Denver, CO - A flag flies at half staff outside of Union Station in Denver today. An RTD security officer, former police officer from Wisconsin and Assemblies of God Pastor Scott Van Lanken, was ambushed there while working in uniform Tuesday night.
The gunman, identified as Joshua Cummings, 37, of Texas, was captured about a half an hour later just minutes from the scene. Scott Van Lanken succumbed to his injuries while being transported to the hospital.
According to the Denver Post, Scott Van Lanken, 56, was giving directions to two women who had just left a nightclub when Cummings approached from behind and shot him in the back of the neck. Van Lanken was armed at the time of the ambush and wearing a uniform similar to a Denver police officer. All initial reports indicate that the shooting was a complete unprovoked ambush and it appears that Cummings was trying to murder a police officer.
An alert immediately went out to all law enforcement in the area because of what appeared to be a targeted attack. Denver Police Commander Barb Archer said that according to witnesses, the gunman approached from behind and said something to the effect of, "Do as I tell you," before firing. One of the women also described the shooter having had “a swollen face and different/weird-looking eyes.”
Denver police responded within minutes and quickly gathered video evidence from the scene. They captured Cummings about a half an hour later in the 1600 block of 14th St. after he surrendered. On his person they found a bag containing Muslim jihadist documents, according to police. They also found a 9mm handgun with an eight round magazine capacity, loaded with 7 rounds, and one in the chamber.
According to CBS, Cummings was the owner of a Jiu-Jitsu academy in Texas. The U.S. Department of Defense confirmed that he enlisted in the army in July of 1997 as an infantryman. He served until 2003 reaching the rank of sergeant. Since then he had attended college off and on, worked for a nightclub and did private security. Recently he had been fired for assaulting a bouncer at a nightclub where he worked and later returned to tell them he was leaving for Denver. The FBI had flagged Cummings according to records for a previous incident at a mosque. Cummings's Facebook showed posted expressing hatred for law enforcement.
Scott Van Lanken originally moved to Loveland in 2002 to continue his work in ministry. In between churches and struggling to put food on the table, Van Lanken worked as much as possible to provide for his family. His sister-in-law Sandy Ritter said that Shellie called her around 3 AM to tell her the news. Heartbroken and worried about how to move forward and with only "40-cents in her wallet and no groceries," she said, the bread winner for their family was taken from them.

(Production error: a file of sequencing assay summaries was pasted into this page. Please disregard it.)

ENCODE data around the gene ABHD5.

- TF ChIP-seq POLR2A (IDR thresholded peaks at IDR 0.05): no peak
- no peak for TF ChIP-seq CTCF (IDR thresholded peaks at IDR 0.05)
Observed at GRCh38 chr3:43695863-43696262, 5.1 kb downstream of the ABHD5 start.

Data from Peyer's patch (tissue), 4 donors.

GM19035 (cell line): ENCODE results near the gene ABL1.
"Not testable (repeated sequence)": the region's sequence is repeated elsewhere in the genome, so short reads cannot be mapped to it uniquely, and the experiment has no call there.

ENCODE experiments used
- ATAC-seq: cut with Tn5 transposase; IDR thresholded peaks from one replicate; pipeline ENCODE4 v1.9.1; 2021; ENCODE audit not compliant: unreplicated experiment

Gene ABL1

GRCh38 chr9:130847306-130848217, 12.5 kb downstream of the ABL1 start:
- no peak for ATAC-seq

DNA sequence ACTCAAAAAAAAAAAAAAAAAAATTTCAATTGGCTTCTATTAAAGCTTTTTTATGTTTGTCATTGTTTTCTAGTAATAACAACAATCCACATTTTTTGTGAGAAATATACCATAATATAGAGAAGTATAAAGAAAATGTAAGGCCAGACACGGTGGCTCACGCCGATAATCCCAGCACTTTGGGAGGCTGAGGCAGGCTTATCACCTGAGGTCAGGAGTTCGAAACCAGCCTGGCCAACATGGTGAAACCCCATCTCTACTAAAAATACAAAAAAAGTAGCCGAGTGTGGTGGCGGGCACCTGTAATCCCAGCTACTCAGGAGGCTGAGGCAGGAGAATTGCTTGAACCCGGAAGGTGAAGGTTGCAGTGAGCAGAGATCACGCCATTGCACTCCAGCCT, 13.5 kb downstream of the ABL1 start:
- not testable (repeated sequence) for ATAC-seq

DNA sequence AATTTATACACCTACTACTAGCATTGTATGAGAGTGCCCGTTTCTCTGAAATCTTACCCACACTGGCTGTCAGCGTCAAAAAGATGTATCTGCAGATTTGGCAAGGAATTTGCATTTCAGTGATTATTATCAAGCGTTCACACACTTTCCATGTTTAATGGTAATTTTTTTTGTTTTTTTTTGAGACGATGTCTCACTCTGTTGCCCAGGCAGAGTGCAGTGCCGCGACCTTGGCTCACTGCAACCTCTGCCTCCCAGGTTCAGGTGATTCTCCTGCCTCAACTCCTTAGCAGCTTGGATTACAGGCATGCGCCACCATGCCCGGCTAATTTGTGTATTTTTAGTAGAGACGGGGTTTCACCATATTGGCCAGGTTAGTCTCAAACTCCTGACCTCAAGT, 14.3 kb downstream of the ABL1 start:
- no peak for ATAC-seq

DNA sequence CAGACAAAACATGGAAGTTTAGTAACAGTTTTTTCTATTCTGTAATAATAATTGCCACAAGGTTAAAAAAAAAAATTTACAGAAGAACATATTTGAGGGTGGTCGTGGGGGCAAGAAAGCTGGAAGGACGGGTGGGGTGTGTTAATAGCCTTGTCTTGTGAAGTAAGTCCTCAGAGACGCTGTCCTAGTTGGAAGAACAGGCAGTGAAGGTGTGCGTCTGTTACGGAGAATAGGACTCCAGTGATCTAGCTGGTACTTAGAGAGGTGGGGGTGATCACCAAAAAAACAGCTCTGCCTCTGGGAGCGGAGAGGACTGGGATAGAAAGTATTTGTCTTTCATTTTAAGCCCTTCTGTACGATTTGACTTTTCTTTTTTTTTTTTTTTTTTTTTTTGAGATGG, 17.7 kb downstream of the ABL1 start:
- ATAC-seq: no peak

Scott Van Lanken had served the citizens of La Crosse Wisconsin as a police officer from 1978-1987. In 1988 he left law enforcement and became a Pastor and served in Ohio, Arizona and Colorado over a 26-year period. His bride of 35 years, Shellie, said Scott had taken a break from pastoring to earn money for her and their twin adult daughters, one of whom is disabled. He had been working around 65 hours a week Shellie said to support their family. “It was unbelievable that any human being could even work what he was working,” she said, calling his stress tremendous. “He just worked his heart out. He would tell me, ‘If I could keep working, I would get another job just so I could provide for my family.’"
His love for police work and his love for serving people went hand in hand she said. “He always had a connection with being a police officer and pastor because he had such a heart to help people. When he was a pastor he would help people, but he felt like when he was a police officer, or security officer, he always felt like he could really help people,” Shellie said.
Through their devastation she reminded all of those watching how her husband, a believer in forgiveness would want his shooter to be treated. “I know very well, my husband, if he was here right now, he would tell us, and tell his daughters to forgive this man,” she said.
The Denver Police, RTD Police and other responding agencies have all been shaken by the cowardly act. “It’s affecting everybody, even though he wasn’t a police officer,” RTD police Chief John Tarbert said.
A memorial fund has been established with the Rocky Mountain Law Enforcement Credit Union for the Van Lanken family. Donations can be made by calling (303) 458-6660 or you can view the Credit Union website here.
Our thoughts and prayers go out to the entire Van Lanken family, including his church family. There are not always answers when God calls one of his beloved home. We hope for swift justice for the coward responsible.
Donations can be made to the Lanken family at Officer Down US here.